Chung Yuan Christian University associate professor Chao Ming-wei (招名威) told a news conference in Taipei on Monday that the institute had forced him to apologize to a class after a Chinese student complained about remarks he made on the origin of COVID-19 and for saying that he was from the “Republic of China [ROC], Taiwan.”
If there were nothing more to it, it would be a total travesty that warrants a serious investigation of the university, as self-censorship, especially on campus, has no place in a free and democratic society — even more so when it is out of fear of Beijing.
If a university is so afraid of offending China that it bows when one Chinese student complains about Taiwanese sovereignty, that surely would be a problem — and is not likely to be an isolated incident.
It would indeed be “trampling on Chao’s character and the nation,” as Democratic Progressive Party Legislator Mark Ho (何志偉) said at the news conference.
However, the matter is not so simple.
He did not mention “ROC, Taiwan” during the lecture, but in his initial apology, in which he stated: “As an ROC, Taiwan professor, we do not discriminate against any individual, and if my speech during class made you unhappy, I apologize.”
The Chinese student was unhappy with the apology and lodged a second complaint. Chao was questioned again by university officials before being told to make a second apology.
Here is where things get confusing: In a recording of his conversation with the university that was played at the news conference, the officials seem to take exception to Chao saying he is from the “ROC, Taiwan” and asked why he emphasized that when he knew there were Chinese students in his class.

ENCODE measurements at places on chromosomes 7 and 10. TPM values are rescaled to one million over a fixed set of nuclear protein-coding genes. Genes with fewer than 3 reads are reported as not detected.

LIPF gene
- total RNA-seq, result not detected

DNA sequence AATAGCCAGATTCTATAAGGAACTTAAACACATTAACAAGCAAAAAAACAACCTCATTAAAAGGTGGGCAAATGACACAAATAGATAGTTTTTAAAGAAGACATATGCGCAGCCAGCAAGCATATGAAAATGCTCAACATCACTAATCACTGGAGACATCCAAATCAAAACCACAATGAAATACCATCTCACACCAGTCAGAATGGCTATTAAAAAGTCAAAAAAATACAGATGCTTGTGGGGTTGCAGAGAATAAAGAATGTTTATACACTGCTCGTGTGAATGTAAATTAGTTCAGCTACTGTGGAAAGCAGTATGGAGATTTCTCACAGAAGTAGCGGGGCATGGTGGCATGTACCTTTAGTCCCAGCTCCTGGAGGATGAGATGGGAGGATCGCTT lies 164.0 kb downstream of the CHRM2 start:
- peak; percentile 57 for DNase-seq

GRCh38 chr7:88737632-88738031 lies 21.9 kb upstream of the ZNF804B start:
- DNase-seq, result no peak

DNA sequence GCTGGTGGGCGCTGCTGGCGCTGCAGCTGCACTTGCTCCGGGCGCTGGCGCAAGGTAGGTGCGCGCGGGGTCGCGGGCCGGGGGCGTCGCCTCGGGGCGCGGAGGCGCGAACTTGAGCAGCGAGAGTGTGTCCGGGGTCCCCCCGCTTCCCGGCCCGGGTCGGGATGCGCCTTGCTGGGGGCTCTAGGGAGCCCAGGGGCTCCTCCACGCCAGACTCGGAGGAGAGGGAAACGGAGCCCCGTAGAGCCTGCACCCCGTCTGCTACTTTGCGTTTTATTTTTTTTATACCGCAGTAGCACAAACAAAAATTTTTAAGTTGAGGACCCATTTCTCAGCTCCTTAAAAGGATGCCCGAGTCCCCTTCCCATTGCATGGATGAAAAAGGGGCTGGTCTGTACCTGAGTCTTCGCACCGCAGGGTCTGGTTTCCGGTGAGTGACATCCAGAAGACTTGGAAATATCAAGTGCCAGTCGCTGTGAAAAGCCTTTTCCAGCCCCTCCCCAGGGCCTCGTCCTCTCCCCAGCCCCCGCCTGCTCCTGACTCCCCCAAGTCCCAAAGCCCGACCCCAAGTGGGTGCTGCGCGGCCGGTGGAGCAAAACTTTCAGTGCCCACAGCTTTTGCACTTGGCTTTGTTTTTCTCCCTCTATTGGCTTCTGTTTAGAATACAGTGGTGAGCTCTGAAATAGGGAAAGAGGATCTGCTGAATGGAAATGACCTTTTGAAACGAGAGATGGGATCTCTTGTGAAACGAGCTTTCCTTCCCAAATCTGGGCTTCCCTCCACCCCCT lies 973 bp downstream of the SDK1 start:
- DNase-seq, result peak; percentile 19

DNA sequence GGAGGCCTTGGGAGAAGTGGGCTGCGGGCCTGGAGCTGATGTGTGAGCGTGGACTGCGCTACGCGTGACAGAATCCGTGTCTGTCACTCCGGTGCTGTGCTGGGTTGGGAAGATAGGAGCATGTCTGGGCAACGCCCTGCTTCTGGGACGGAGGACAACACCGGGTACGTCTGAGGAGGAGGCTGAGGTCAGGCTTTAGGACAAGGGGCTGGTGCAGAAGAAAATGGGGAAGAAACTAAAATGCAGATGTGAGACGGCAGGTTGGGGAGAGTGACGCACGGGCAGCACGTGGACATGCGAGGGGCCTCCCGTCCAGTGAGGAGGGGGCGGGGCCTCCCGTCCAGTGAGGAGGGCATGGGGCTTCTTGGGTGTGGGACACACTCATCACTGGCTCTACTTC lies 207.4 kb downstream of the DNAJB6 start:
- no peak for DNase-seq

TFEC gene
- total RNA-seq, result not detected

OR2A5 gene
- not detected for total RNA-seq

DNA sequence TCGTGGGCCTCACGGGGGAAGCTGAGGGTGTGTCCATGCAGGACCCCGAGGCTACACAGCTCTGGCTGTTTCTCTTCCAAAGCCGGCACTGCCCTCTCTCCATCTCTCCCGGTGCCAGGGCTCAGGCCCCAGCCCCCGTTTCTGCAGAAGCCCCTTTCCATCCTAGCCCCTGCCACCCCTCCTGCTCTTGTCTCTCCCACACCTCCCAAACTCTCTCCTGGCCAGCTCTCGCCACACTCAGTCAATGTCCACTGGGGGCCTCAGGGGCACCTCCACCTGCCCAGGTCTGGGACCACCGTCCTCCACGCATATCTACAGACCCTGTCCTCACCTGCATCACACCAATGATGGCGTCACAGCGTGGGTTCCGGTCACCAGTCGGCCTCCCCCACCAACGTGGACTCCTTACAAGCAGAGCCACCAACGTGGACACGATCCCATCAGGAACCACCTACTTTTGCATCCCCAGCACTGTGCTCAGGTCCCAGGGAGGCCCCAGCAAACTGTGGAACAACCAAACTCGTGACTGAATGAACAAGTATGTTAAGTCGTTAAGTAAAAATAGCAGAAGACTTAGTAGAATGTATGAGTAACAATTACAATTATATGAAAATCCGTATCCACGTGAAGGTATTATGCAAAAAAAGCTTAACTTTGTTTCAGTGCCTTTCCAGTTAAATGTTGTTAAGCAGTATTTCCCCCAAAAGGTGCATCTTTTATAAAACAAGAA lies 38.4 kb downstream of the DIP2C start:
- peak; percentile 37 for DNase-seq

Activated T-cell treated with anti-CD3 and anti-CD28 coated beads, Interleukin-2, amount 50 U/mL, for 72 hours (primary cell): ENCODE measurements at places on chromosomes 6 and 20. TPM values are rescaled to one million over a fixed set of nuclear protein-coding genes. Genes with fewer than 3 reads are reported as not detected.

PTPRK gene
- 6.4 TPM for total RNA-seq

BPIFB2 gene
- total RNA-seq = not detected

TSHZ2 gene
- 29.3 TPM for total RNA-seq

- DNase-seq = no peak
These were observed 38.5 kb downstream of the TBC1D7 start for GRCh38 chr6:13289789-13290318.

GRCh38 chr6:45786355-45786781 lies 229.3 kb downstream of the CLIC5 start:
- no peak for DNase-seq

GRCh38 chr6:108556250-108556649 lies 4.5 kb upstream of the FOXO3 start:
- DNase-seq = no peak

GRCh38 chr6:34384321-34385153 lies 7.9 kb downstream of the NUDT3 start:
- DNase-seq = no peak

It is unclear whether the complainant mentioned Chao’s use of the phrase, but in any case, the university’s stance is completely unacceptable.
The Ministry of Education said that “no university lecturer in Taiwan needs to apologize for stating in class that they are from the Republic of China.”
However, Chao might not be completely without blame. After the news conference, the university released a transcript and video of Chao’s lecture, which showed that during a discussion on amino acids, peptides and proteins, he suggested that “certain” students had consumed too much tainted milk powder, adding: “Those across the Strait, you know, I’m talking about you.”
“If you really think the Wuhan pneumonia only killed 10,000 people, I’m talking about you, yes,” he said.
So it makes sense that the Chinese student was upset, at least initially. Anyone would be if they were called out in that way for no reason.
Despite constant bullying of Taiwan by Beijing, this kind of unnecessarily provocative behavior toward Chinese students is embarrassing and only brings Taiwanese down to the level of the Chinese Communist Party and Chinese netizens, who lose their marbles at any suggestion of Taiwanese sovereignty.
Their behavior can be infuriating, but that is no excuse to single out Chinese during a lecture.
The government is doing what it can to fight back — the latest example being the 22 airlines it convinced to correct the way they refer to Taiwan on their booking sites — but petty aggression toward Chinese who have done nothing wrong is not reasonable.
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Taiwan is beautiful — no doubt about it. In Taipei, the streets are clean, the skyline is gorgeous and the subway is world-class. The coastline is easily accessible and mountains can be seen in the distance. The people are hardworking, successful and busy. Every luxury known to humankind is available and people live on their smartphones. As an American visiting for the first time, here are some things I learned about the country. First, people from Taiwan and America love freedom and democracy and have for many years. When we defeated Japan in 1945, Taiwan was freed from Japanese rule. In